unfortunately, the marriage was cut short by the sudden passing of his wife in 1603, the same year that their daughter was born. Both events might be related to each other as well.
5. Brueghel got 3 nicknamed referring to his artworks
Apart from a brief visit to Prague in 1604 where he developed his remarkable Mannerist style, he mainly lived and worked in Antwerp. He became the court painter of Archduke and Duchess Albrecht and Isabella in 1606, the governors of the Habsburg Netherlands at that time.
During his career, he created a wide variety of paintings, including mythological scenes, landscapes, seascapes, hunting scenes, still lifes of flowers, religious paintings, portraits, and battle scenes.
He was also an innovative artist who invented several new themes, including flower garland paintings, gallery paintings, and paradise landscape paintings. His religious works were mostly inspired by the Catholic Counter-Reformation, and he has several works depicting the underworld in his name as well.
Because of his versatile nature in terms of subjects, just one nickname didn’t do. That’s why he was referred to as:
- Velvet Brueghel – A reference to the materials he used to prepare his works.
- Flower Brueghel – A reference to the numerous flower still lifes he produced.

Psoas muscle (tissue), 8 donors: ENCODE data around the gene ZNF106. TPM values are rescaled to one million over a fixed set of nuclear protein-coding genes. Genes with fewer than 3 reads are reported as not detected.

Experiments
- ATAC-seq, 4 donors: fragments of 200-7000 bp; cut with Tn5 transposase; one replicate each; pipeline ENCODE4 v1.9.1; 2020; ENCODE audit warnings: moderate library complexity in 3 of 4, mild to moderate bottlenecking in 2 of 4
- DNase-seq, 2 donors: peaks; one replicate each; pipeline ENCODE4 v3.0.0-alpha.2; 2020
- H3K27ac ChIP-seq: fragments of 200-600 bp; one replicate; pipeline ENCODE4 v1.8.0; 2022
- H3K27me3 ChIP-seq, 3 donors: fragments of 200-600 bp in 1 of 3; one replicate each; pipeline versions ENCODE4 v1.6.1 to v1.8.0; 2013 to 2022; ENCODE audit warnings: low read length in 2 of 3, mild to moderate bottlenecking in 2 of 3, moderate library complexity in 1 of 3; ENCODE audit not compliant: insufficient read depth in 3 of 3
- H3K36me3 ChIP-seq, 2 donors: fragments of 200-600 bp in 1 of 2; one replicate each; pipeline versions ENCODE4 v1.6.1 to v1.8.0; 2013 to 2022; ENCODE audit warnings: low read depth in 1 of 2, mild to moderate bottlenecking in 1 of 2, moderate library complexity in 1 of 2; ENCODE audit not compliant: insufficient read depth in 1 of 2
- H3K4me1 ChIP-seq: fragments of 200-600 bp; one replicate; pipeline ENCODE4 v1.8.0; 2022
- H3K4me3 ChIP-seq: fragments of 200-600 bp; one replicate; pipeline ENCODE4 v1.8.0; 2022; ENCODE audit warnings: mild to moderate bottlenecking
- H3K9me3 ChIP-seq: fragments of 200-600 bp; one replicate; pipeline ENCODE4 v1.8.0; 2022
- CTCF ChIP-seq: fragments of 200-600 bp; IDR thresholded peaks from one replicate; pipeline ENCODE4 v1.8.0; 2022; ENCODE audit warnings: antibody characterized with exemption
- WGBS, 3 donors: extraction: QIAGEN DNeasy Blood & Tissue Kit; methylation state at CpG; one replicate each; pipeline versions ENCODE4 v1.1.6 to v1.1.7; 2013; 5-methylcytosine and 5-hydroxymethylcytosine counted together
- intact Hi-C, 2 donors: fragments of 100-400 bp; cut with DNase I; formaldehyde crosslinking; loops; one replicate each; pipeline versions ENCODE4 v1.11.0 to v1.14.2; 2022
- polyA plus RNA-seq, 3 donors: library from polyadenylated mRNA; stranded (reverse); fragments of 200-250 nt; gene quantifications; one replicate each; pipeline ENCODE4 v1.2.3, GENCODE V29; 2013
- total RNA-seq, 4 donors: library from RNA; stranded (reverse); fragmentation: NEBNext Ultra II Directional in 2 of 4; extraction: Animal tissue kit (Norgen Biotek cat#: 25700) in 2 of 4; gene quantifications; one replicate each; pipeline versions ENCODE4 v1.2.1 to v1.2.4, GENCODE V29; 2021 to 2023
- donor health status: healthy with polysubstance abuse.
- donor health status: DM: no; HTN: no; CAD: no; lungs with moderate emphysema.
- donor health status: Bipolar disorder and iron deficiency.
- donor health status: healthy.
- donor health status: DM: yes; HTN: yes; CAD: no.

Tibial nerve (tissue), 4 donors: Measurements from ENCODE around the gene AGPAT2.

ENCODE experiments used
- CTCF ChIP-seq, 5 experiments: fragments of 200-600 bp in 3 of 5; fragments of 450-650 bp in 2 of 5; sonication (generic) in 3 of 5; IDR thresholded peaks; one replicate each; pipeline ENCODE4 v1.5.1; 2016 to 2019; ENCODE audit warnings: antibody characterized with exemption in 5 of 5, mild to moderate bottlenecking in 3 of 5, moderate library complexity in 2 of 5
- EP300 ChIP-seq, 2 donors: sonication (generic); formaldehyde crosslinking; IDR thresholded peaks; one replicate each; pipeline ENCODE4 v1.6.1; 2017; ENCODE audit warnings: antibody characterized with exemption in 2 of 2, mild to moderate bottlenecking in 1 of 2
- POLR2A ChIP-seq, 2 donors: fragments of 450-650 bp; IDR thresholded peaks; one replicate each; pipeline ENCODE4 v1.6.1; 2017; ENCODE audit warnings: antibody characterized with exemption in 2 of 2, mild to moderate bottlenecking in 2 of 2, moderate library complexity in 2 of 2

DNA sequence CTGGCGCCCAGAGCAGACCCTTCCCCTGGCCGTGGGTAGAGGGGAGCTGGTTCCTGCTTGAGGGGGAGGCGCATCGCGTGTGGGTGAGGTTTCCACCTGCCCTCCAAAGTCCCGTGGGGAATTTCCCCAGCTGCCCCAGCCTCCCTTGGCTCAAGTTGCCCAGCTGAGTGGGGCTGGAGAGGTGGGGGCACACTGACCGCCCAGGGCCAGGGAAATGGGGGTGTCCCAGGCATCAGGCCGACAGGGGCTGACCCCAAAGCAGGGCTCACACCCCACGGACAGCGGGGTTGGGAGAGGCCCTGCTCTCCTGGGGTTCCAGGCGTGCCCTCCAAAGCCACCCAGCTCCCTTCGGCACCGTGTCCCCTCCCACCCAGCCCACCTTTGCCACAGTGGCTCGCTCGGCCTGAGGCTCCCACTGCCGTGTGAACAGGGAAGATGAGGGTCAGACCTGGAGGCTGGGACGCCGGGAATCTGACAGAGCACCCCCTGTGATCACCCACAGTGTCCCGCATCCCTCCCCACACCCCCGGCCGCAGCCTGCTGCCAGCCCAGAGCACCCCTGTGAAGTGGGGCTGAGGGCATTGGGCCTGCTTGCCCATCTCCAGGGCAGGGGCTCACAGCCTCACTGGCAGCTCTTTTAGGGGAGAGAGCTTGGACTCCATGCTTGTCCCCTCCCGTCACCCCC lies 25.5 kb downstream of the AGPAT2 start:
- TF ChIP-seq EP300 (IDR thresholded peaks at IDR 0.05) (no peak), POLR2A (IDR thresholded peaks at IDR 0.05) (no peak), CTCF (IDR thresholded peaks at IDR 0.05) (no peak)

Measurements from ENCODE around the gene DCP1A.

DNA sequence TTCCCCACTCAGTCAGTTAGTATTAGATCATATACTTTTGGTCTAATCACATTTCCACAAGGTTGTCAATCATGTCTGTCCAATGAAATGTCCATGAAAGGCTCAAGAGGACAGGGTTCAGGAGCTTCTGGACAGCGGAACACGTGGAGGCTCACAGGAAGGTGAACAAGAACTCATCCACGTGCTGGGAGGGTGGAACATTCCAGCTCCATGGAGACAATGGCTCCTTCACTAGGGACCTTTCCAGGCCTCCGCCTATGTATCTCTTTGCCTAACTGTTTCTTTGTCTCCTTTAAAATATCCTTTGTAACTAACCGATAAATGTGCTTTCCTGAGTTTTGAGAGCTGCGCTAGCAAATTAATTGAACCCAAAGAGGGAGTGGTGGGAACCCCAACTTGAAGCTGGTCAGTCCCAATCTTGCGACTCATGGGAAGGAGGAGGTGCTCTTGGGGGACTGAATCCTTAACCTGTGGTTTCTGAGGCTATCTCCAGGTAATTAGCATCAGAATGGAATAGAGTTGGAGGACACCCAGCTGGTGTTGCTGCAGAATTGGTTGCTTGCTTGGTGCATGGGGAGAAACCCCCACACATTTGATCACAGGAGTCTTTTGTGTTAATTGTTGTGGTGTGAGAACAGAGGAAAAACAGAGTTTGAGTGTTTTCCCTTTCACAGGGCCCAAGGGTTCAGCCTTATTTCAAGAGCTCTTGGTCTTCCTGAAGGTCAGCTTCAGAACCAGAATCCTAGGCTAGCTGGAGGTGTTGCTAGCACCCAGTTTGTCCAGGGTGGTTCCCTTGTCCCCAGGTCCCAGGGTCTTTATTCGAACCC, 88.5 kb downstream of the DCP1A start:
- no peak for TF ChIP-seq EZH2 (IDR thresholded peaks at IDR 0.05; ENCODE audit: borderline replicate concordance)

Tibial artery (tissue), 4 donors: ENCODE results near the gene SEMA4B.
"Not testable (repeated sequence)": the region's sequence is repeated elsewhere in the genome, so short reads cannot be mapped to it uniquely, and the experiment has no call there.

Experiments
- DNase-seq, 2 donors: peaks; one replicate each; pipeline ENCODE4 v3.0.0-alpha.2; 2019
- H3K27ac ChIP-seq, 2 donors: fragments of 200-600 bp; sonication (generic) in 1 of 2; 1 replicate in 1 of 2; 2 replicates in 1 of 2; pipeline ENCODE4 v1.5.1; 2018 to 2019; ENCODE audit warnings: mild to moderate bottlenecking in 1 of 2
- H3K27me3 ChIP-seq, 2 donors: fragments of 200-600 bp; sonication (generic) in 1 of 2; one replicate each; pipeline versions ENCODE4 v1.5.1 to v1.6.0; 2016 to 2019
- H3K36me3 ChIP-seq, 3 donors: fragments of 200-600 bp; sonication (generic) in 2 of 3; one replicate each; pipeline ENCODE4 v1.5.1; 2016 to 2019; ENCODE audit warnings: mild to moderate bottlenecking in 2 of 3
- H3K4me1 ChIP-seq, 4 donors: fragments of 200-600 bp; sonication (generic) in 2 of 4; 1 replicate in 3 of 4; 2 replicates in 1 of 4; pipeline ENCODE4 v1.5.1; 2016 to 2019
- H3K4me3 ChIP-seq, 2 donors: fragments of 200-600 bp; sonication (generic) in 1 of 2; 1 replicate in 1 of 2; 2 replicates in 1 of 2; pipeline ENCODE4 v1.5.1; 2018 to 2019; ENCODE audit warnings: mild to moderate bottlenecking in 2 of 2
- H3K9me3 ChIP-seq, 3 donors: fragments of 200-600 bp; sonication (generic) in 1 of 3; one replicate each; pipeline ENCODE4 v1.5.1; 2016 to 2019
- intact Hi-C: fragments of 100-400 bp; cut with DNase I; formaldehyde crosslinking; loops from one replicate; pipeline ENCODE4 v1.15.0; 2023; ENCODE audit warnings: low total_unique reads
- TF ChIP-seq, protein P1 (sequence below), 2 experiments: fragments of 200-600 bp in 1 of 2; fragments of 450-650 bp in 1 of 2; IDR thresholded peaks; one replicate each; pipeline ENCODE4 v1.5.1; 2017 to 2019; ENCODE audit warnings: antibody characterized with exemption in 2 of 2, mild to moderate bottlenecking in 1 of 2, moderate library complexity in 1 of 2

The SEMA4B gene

- Paradise Brueghel – A reference to the invention of “paradise landscapes” he is credited with.
More interesting facts about Jan Brueghel the Elder
6. Most of his works are defined by the extreme level of accuracy that he was able to integrate into his paintings. This is especially true when it comes to his landscapes and depictions of nature and animals.
This also means that he wasn’t commissioned with monumental works of art for local churches such as the paintings by Rubens for example. His clientele was the members of the aristocracy and rich collectors of fine art.
7. Jan Brueghel the Elder was a lifelong friend of Peter Paul Rubens, a man who was the godfather of the two children with his first wife. Following the devastating loss of his wife, he bought a mansion in Antwerp called “De Meerminne” (The Mermaid).
He remarried pretty fast as well in April of the year 1605. His second wife was a woman named Catharina van Mariënburg and the couple had 8 children together.
8. Before he remarried, he spent some time visiting Prague, an important center in the world of art in the early 17th century. This was due to the court of Rudolf II, Holy Roman Emperor, who was an important patron of the arts.
It’s here that the transition between the Renaissance artists and Mannerist artists emerged, a trend that continued and which eventually inspired Baroque artists such as Rubens who exaggerated dramatic effects into their works.
9. Just like his friend Rubens, the workshop of Jan Brueghel the Elder grew quickly which allowed him to produce paintings on a mass scale. This also means that most of his famous paintings were reproduced multiple times.
10. His brother was nicknamed “Hell Brueghel,” a reference to the scenes of the underworld featuring fire and devils that were once attributed to him.
A closer examination of these works has concluded that it was his brother Jan who completed these, which means that the 4th nickname of Jan Brueghel the Elder is actually “Hell Brueghel.”